Before they were allowed pen and paper, Guantanamo prisoners wrote poetry on cups using pebbles, scratching verse across Styrofoam. At the end of each day, the cups were disposed of along with the evening’s halal military rations, crackers and cheese spread with some wet hunks of mystery beef. Sometimes, the detainees would only write a line or two before asking the mutarjim, the translators, to pass the cups from cage to cage so the next man could add to the succinct descriptions of imprisonment and torture, pleas for mercy and demands for justice. That the cups found their way into the garbage only added to their power. A detainee could memorize the poem, but still, he’d have to let it go and start again tomorrow.
One cup. One day. One draft.
Picture one of these poets in his orange jumpsuit, cross-legged on the floor of his cell. Imagine the squeak of the pebble on the foam and rasp of his fingertips as he turns the cup.
What if I told you he was a member of an Al-Qaeda sleeper cell? That he aided suicide bombers who were responsible for the deaths of almost fifty people, including three children?
If you knew that, would you give him that pebble?
Would you let him keep that cup?
It was this question I asked myself as I wrote “Beyond Love,” which Jim Shepard so kindly selected as the winner of the CRAFT Short Fiction Prize. This was the final draft of an especially frustrating writing process. As one who often bases his work in large amounts of research, my first draft, simply titled, “Guantanamo,” served merely to underscore the prison’s existence, that these injustices happened. In retrospect, while I had a dynamic setting, I was valorizing an innocent man. Sure, it might’ve been right for another story, but not this one. I was too hung up on convincing the reader of a message: that, well, it sucks to get locked up in GTMO. Who doesn’t know that?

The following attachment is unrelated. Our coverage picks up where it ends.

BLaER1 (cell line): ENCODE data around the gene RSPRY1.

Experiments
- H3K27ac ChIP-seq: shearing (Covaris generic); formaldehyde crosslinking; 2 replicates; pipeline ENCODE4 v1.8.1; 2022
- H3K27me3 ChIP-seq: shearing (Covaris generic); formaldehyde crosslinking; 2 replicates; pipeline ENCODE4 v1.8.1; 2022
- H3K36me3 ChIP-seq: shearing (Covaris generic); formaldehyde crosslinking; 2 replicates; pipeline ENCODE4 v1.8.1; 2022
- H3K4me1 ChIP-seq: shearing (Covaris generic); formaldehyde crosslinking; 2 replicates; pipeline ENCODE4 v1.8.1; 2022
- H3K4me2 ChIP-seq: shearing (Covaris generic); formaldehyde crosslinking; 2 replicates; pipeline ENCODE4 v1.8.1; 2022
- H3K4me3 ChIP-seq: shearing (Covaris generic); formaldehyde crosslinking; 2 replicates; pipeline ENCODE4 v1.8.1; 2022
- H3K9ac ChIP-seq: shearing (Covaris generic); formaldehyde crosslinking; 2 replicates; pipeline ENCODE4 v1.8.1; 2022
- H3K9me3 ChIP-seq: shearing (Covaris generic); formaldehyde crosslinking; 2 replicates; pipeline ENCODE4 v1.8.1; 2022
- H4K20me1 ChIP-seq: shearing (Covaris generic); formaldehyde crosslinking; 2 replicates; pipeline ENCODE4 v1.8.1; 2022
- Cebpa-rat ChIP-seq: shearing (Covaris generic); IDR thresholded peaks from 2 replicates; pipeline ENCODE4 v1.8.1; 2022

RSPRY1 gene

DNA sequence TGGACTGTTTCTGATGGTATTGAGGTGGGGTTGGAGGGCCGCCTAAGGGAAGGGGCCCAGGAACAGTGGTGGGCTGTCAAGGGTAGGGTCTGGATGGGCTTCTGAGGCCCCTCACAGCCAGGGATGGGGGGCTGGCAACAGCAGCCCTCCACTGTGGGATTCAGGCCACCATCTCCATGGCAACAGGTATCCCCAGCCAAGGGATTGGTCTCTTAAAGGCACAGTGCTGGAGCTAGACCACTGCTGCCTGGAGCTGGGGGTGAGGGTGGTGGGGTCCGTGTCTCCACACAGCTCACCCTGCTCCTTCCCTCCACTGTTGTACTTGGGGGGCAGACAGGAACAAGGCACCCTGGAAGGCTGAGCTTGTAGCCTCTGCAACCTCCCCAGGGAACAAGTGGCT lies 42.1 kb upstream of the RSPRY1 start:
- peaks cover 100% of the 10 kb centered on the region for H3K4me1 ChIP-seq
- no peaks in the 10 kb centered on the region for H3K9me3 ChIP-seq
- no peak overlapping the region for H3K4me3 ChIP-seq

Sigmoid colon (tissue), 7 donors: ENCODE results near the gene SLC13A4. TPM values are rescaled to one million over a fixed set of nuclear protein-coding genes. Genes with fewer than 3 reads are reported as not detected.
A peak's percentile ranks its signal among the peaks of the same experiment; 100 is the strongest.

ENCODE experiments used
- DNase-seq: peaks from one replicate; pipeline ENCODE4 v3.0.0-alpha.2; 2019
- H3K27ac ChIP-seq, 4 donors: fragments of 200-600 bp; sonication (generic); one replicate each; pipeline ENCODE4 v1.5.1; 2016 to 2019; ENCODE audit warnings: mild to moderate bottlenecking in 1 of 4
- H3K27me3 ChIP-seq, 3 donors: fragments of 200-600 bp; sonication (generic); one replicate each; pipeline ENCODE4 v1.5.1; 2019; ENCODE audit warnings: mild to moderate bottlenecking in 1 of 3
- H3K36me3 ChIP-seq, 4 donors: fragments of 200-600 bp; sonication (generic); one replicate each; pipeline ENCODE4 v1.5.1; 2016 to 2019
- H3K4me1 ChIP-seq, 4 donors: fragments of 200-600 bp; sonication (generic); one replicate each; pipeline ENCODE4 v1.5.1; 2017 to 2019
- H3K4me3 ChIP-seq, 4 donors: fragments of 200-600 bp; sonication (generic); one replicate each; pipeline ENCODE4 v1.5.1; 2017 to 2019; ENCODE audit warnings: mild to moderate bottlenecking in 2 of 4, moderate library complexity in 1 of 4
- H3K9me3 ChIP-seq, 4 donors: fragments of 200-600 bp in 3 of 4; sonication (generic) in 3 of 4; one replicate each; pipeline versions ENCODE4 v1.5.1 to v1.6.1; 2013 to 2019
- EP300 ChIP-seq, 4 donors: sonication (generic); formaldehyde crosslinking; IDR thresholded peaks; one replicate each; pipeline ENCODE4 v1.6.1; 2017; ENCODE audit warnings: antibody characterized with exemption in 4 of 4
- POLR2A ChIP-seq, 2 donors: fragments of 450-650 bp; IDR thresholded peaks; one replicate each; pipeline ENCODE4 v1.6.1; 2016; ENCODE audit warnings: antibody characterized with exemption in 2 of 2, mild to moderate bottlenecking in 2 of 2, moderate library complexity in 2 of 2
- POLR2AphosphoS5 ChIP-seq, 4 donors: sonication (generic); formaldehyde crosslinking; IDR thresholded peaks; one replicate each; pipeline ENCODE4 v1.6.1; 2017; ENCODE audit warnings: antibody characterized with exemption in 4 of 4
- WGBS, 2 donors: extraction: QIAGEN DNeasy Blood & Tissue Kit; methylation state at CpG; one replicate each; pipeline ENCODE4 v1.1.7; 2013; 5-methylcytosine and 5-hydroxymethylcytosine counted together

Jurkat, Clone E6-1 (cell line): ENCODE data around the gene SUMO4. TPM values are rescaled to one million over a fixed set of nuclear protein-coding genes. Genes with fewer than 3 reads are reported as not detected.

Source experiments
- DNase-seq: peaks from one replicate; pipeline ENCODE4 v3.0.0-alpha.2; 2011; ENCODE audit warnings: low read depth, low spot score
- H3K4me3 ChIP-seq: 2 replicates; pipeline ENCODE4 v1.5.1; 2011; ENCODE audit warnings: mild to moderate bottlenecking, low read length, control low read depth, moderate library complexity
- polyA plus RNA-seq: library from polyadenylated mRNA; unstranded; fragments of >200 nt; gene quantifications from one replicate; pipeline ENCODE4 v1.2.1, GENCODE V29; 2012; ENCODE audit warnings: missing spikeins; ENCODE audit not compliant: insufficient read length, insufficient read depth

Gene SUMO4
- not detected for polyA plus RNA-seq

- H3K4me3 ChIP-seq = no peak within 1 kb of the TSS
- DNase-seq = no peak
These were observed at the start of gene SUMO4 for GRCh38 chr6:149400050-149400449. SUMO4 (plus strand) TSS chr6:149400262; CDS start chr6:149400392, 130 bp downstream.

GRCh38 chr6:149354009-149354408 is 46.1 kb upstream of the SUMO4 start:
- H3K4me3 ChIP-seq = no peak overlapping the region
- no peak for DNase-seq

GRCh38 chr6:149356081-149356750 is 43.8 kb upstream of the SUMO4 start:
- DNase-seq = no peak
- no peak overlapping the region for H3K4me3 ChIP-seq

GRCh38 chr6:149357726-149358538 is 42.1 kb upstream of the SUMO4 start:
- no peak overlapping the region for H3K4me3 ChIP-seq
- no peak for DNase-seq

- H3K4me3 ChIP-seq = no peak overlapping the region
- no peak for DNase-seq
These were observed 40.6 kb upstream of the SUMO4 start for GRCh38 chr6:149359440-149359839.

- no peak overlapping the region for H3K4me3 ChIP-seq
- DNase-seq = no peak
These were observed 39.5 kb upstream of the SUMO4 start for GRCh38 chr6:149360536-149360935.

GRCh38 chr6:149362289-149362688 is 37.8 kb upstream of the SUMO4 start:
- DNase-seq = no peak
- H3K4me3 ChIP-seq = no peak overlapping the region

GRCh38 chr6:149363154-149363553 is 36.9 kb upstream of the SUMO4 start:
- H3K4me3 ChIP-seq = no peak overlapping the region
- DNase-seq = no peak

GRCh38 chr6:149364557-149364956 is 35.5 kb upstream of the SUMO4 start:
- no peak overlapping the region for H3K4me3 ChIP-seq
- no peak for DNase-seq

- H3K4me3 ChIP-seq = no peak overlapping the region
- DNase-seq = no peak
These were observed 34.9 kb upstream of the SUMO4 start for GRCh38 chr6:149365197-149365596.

Venting about this problem to another writer, he posed a question: how do I feel about torture? And the more I thought of it, and the more I researched, I began to realize the very idea of prison, of locking someone in a six-by-eight cell with little human interaction, is depraved.
So, I had a character, Saeed. I loved his perseverance and his frailties. He has a sick mother, a wife, and a baby on the way.
I knew how innocent men had been sent to Guantanamo but had yet to research the guilty. In reading about terrorism, I found many radicals are well-educated, some with master’s degrees. They have family, children. They have people who depend on them.
However, they’re so disillusioned with domesticity that for want of purpose they move beyond family, beyond love. They twist themselves into believing they hold these beliefs so dearly both for their families and in spite of them.
It was this contradiction that breathed new life into Saeed. It allowed me to explore the realities of his character instead of the horrors of GTMO. In fact, hardly any of the action takes place in Cuba. It doesn’t need to, but boy, was it hard for me to let go after years of researching and making the effort to include almost every detail in my previous drafts.
But Saeed is not just a GTMO detainee. He’s a man, a husband, father, son.
Would I let him keep that pebble, that cup? I’ll let the story speak for itself.
Once again, I’d like to thank Jim and the editors at CRAFT for their time and consideration and for allowing my work to find its way into the world. I’ve carried this one in me for a long time. I hope you enjoy it.
JAMES WINTER teaches at Kent State University. His fiction and nonfiction have been published or is forthcoming in One Story, Prairie Schooner, Salamander, PANK, Midwestern Gothic, and Dappled Things, among others. Currently, he has finished a collection of short stories, of which “Beyond Love” is included, and is wrestling with the final edit of a memoir.